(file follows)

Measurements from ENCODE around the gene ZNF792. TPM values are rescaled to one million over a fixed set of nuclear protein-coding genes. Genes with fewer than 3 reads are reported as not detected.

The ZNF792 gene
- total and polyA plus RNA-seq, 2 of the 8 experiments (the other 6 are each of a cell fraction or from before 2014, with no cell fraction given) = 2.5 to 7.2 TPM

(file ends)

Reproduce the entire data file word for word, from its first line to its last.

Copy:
Measurements from ENCODE around the gene ZNF792. TPM values are rescaled to one million over a fixed set of nuclear protein-coding genes. Genes with fewer than 3 reads are reported as not detected.

The ZNF792 gene
- total and polyA plus RNA-seq, 2 of the 8 experiments (the other 6 are each of a cell fraction or from before 2014, with no cell fraction given) = 2.5 to 7.2 TPM